# Determining the minimum vertex cover in a bipartite graph from a maximum flow/matching using the residual network rather than alternating paths

Wikipedia shows how one can determine the minimum vertex cover in a bipartite graph ($G(X \cup Y, E)$) in polytime from a maximum flow using alternating paths. However, I read that the (S,T) cut (extracted from the final residual network) can also be used to determine the minimum vertex cover:

$$(X\cap T)\cup(Y\cap S)$$

If this expression is a correct alternative, I don't have an intuition for why it's true. The best intuition I've been able to come up with is: Select each vertex on the left (X) that has a positive flow leading up to it and select each vertex on the right if there is no flow leading up to it. Why is this set equal to the minimum vertex cover?

The set $(X \cap T) \cup (Y \cap S)$ is the same as the one given by the alternating path algorithm. Let $L_0,L_1,\ldots$ be the subsets considered in the alternating path algorithm (in the Wikipedia page they are called $S_0,S_1,\ldots$, but that will be confusing), and let $X_i = L_i \cap X$, $Y_i = L_i \cap Y$.

• A vertex $x \in X_0$ is unmatched and so the edge from $s$ to $x$ is in the residual network, showing that $x \in S$. In other words, $X_0 \subseteq S$. Analogously, $Y_0 \subseteq T$.

• A vertex $x \in X_1$ is connected to some $y \in Y_0$ via some edge not in the matching. Since $(x,y)$ is not in the matching, it belongs to the residual network. Since $y \in T$, also $x \in T$. In other words, $X_1 \subseteq T$. Analogously, $Y_1 \subseteq S$.

• A vertex $x \in X_2$ is connected to some $y \in Y_1$ via some edge not in the matching. As before, $(x,y)$ belongs to the residual network, and so $y \in S$ implies $x \in S$. In other words, $X_2 \subseteq S$ and $Y_2 \subseteq T$.

Continuing this way, we conclude that \begin{align*} S \cap X &= X_0 \cup X_2 \cup \cdots, & T \cap X &= X_1 \cup X_3 \cup \cdots, \\ S \cap Y &= Y_1 \cup Y_3 \cup \cdots, & T \cap Y &= Y_0 \cup Y_2 \cup \cdots. \\ \end{align*} Therefore $$(X \cap T) \cup (Y \cap S) = X_1 \cup X_3 \cup \cdots \cup Y_1 \cup Y_3 \cup \cdots = L_1 \cup L_3 \cup \cdots,$$ which is the output of the alternating path algorithm.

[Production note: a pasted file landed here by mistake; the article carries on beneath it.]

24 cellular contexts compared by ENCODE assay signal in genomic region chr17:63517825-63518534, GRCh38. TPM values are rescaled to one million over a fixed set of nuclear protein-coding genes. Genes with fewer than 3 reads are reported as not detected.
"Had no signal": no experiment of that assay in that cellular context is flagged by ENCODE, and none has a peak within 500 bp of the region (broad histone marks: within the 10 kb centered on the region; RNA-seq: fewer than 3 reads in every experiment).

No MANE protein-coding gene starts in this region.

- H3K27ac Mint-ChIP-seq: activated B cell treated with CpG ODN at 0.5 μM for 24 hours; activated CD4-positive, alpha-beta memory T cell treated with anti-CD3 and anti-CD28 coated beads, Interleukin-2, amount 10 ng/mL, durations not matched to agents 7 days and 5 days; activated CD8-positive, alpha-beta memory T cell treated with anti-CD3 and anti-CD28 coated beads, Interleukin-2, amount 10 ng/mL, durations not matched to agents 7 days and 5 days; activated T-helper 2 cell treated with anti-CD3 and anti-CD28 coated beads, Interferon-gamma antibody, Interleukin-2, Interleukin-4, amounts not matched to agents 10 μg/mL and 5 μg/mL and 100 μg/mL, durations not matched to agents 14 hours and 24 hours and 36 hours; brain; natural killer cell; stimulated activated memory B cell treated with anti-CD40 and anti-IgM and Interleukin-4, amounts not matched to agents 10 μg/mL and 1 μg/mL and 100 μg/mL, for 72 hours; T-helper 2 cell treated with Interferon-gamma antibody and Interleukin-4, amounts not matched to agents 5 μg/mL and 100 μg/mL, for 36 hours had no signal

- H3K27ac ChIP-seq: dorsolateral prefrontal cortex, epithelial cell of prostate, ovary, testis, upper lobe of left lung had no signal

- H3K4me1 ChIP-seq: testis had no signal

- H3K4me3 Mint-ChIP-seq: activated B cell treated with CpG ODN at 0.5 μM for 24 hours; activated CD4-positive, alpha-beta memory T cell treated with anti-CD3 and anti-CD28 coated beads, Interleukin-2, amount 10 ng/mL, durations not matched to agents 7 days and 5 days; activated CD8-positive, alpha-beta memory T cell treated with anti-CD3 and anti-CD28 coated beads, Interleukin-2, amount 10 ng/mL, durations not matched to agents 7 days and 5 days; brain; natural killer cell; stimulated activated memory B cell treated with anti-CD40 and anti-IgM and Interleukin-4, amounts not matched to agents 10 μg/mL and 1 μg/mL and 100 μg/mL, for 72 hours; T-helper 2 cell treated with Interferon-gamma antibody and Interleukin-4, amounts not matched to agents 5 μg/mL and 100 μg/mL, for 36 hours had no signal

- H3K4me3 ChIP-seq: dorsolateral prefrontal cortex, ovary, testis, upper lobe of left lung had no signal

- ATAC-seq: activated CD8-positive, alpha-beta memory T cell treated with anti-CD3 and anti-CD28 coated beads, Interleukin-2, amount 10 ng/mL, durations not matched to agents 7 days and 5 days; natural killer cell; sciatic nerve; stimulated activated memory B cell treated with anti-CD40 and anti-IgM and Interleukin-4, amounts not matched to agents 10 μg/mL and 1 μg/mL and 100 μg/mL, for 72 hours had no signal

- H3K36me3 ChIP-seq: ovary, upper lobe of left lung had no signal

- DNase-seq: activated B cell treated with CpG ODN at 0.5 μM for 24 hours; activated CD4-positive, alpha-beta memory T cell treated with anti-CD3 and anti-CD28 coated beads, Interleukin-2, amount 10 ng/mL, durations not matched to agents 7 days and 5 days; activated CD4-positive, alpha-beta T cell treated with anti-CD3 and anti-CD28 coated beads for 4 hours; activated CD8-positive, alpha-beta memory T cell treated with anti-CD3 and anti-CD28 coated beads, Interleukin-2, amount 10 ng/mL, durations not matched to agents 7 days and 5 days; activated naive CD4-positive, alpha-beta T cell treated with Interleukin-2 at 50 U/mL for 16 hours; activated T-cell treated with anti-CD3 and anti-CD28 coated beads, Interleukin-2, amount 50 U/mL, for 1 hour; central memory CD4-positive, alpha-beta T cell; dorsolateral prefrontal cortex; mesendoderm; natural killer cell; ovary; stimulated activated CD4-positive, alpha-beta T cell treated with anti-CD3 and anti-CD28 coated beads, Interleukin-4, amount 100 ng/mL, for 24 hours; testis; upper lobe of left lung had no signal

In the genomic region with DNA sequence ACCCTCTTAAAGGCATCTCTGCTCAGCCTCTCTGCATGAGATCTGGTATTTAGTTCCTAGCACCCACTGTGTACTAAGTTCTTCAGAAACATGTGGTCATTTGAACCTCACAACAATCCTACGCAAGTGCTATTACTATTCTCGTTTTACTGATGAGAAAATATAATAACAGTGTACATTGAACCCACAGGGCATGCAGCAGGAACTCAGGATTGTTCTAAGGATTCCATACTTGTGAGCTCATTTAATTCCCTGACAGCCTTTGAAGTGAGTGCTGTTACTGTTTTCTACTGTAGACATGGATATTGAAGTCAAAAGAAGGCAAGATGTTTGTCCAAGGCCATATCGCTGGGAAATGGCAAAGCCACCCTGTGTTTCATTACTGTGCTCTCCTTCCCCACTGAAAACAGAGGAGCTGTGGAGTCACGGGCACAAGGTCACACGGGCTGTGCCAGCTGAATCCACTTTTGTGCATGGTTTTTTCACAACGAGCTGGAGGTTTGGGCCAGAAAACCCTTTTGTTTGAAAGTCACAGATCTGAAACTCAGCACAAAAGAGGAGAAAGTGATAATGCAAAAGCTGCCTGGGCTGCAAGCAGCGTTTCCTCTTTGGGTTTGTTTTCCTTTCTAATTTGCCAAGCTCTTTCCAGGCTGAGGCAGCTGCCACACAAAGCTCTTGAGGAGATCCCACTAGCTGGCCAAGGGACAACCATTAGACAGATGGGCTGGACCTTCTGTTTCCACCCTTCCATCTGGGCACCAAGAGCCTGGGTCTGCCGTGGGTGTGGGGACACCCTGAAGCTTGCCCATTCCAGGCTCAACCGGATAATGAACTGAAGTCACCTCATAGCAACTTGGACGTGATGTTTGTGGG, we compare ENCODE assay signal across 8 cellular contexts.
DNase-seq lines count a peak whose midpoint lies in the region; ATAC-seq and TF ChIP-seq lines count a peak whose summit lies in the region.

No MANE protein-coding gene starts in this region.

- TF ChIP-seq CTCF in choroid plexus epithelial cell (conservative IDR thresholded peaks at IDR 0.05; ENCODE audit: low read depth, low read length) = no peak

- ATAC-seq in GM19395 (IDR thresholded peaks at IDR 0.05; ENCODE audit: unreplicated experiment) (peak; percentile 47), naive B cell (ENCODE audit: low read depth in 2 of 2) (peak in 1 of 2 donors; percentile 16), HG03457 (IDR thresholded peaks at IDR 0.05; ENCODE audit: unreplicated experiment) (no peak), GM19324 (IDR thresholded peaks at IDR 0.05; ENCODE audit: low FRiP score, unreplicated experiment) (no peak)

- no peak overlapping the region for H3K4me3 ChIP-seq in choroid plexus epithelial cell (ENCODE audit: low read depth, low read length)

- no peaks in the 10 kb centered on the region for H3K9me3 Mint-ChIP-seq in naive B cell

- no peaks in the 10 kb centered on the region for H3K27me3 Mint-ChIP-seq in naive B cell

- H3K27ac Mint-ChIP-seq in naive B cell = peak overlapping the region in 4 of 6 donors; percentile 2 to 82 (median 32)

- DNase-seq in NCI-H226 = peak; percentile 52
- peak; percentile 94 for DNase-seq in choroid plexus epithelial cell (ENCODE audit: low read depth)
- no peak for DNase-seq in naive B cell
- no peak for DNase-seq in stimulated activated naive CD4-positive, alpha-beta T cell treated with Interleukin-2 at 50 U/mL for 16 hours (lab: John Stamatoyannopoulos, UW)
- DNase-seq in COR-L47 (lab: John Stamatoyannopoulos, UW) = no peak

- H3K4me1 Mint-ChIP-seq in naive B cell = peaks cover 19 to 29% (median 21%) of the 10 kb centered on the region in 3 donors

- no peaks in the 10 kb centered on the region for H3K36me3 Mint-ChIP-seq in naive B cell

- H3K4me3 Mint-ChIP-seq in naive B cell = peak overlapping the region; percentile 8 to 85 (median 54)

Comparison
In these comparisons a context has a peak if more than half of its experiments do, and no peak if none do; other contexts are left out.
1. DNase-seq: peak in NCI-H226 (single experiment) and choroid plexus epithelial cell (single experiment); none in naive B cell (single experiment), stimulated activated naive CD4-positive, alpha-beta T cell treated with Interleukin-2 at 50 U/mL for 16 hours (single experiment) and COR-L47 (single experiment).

• Thanks for the hard work you put into this answer. I still have some doubts: In your first bullet point, if I were to expand your explanation after "Analogously" in the same fashion as the first sentence in that bullet: A vertex y $\epsilon Y_0$ is unmatched and so... What comes after? Since it is unmatched it should be part of the residual network as well, but that would make it an element of S, when the conclusion is that it is an element of T :/ Commented Apr 17, 2014 at 3:31
• @WuschelbeutelKartoffelhuhn The best way to understand this reasoning is to understand your difficulty. Therefore I suggest you work it out yourself. Commented Apr 17, 2014 at 4:15
• I think I got it: While the immediate predecessor arc (from an X node) is forward (unmatched), the arc in front of the predecessor (from s) cannot be forward because that X-node was matched with something else. Commented Apr 17, 2014 at 4:26
• @WuschelbeutelKartoffelhuhn The situation is entirely symmetric. The relation of $X$-nodes to $S$ is the same as the relation of $Y$-nodes to $T$. Commented Apr 17, 2014 at 4:29
• Are you implying that T=V\S can also be defined to be all vertices in the residual network reachable from t? Commented Apr 17, 2014 at 4:32